Walking is so mainstream

Students find alternative ways to get around campus

With the weather warming up students begin to scoot, bike and skateboard around campus.
With the weather warming up students begin to scoot, bike and skateboard around campus. Keith Salowich | Demo 64

With the weather finally getting warmer and traces of snow dissipating, shoes on the ground are slowly being replaced by wheels. People are finding different, faster and maybe lazier ways of moving between classes and around campus.

Bicycles are most prevalent. I see them lined up beside class buildings and residence halls. Less obvious are skateboards and longboards, though still very popular. Very rare and maybe gone are the days of the scooter, the inline skate and the Segway (though rumors persist).

And then there are wheelchairs, but that’s different.

It was last September when I witnessed a hoverboard for the first time. To me it resembled a Segway people mover without handle controls. A young student was carefully teetering along the sidewalk near FLITE, momentarily lost balance and nearly landed headfirst into the concrete stairs leading to the building.

The hoverboard seems to be the latest fad in personal transportation, a sort of motorized skateboard rotated 90 degrees, perpendicular rather than parallel to the rider’s direction of travel. You’ve probably seen them on Facebook. You might own one yourself. Though, if you have one on campus, you’re committing a serious offense.

Ferris State’s ban on hoverboards is a relatively new rule. It is not an isolated case. Campuses across the country are banning the device due to what is deemed a fire hazard.

As with residence halls, they are banned in all campus buildings due to these reports of them causing fires. They are also banned from use on sidewalks as they do not contain any actual brakes.

“They’re unpredictable,” said Tre Hue, Ferris junior in electrical engineering. “It won’t last long,” he said referring to the trend.

I met Tre as he was standing at the top of a slight incline near the Timme building, about to escalate down the sidewalk on a longboard. Longboards are essentially elongated skateboards as one might assume from the moniker. It was a chance encounter as it was his first time on one.

“This is my first hill,” said Hue. “I’m going to build it into an electric longboard. I need to learn how to ride it first.”

He rode down the slope smoothly at first but bailed as his path grew steep and bumpy.

“He didn’t make it very far,” said nursing freshman Dakota Radloff, Hue’s cousin and observer of the first attempt.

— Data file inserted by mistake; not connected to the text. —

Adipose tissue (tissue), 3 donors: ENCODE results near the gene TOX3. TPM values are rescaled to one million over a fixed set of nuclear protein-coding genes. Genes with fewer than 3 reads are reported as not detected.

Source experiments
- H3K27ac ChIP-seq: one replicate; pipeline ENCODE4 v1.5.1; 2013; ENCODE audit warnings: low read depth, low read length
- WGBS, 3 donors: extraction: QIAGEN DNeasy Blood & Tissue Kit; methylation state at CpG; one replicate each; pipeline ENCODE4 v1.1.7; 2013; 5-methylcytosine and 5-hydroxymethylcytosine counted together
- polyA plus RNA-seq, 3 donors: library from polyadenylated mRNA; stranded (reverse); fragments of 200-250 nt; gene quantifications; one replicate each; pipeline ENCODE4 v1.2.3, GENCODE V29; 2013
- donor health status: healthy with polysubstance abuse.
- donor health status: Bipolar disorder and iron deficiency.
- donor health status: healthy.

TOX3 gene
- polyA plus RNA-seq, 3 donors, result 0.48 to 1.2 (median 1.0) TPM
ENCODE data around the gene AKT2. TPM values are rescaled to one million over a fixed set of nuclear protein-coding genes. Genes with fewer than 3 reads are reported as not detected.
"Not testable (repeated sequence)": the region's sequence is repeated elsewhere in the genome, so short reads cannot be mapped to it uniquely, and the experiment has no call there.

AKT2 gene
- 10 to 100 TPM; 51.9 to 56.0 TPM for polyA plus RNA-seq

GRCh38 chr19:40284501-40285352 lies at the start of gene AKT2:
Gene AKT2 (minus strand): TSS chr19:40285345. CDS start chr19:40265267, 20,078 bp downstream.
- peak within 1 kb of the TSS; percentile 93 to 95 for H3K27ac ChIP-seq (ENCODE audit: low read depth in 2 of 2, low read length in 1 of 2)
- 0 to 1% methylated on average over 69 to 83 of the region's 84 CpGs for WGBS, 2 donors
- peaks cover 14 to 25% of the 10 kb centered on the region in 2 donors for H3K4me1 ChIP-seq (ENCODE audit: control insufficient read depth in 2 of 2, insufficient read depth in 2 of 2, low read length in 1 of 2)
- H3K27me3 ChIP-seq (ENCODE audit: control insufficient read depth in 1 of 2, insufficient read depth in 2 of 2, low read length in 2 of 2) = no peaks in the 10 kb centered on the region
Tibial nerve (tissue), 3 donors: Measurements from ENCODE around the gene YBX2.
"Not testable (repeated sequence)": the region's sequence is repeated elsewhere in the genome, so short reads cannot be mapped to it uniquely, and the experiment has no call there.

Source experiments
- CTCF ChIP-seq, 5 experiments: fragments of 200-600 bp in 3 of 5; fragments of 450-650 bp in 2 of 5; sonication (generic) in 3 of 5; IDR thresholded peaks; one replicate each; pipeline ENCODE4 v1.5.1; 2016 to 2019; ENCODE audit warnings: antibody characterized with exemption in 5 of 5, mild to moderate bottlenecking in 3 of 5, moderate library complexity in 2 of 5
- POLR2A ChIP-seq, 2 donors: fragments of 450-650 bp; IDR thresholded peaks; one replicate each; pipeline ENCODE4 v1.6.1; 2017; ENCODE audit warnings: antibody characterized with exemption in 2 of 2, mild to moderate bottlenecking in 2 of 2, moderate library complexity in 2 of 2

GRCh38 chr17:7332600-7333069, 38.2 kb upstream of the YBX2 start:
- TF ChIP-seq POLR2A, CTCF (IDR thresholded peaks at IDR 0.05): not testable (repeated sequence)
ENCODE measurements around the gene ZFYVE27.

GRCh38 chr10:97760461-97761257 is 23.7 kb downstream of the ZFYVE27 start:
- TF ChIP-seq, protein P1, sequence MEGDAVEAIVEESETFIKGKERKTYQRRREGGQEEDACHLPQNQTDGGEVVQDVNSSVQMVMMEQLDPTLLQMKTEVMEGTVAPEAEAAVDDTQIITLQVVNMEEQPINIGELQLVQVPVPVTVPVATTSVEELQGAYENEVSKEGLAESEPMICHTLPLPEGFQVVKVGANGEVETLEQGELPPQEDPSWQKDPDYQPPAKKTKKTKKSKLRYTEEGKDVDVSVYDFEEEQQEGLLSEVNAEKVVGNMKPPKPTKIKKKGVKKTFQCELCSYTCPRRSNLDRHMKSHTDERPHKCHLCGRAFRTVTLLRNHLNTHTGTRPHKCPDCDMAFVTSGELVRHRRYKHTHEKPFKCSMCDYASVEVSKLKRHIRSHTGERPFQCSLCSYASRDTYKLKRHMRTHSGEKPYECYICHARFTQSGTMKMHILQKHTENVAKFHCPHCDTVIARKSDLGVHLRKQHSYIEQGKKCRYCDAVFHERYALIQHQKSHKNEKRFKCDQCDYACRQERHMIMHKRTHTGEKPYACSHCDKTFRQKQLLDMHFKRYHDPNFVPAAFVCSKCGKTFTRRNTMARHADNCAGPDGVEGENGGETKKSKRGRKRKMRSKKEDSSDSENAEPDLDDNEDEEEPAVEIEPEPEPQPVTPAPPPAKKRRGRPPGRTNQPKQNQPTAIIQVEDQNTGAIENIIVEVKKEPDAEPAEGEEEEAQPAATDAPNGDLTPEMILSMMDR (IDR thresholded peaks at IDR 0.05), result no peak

Like hoverboards, skateboards of all sizes also lack brakes, and therefore are not allowed on campus. Most riders are not aware of this rule. It’s not a major offense and they’re rarely ticketed.

“We don’t go out of our way to look for them,” said Capt. James Cook, assistant director of Ferris DPS. “But there is an ordinance prohibiting them. They can be ticketed. It’s been done in the past.”

Normally DPS officers stop skateboarders to educate them of the ordinance. The rule covers any personal transportation device that lacks brakes.

Despite being a safety hazard, and therefore prohibited, skateboards are a perennial favorite and not likely to go away overnight. They are suggested to be a quick way to move around.

I met David Cory as he was returning to his dorm with a skateboard in hand.

“Getting to class is downhill so it’s fast,” said Cory, a skateboarder and student in mechanical engineering. “Getting to my dorm is uphill. So it sucks.”

Cory’s message to fellow skaters resounded earlier words from Hue and Radloff: be careful.

“Don’t be a burden to walkers,” said Cory. “Try not to scare people. Look out for rocks.”

“It’s a good way to get around,” said Radloff. “As long as everyone’s paying attention.”

When told of a rule against skateboards, Cory’s response was simple.

“I’d walk I guess.”

“They don’t mix well with pedestrians,” said Capt. Cook. “We’ve had skateboarders run into cars. There have been accidents in the past.”

David Cory, like many students, also rides his bicycle occasionally. There is no rule against riding bikes as long as they contain brakes and are secluded to use on roads. Still, sidewalks are a popular spot for bicycle sightings.

The main problem with bicycles, according to DPS, is theft.

“We do get bicycles stolen from the bike racks,” said Capt. Cook. “Usually due to lack of securing them. Locks have been broken as well.”

According to Cook, there were two reported thefts just last weekend.

There are many ways to move around campus, especially as the weather is nice and spirits are high. But it is always good to know the rules and be safe.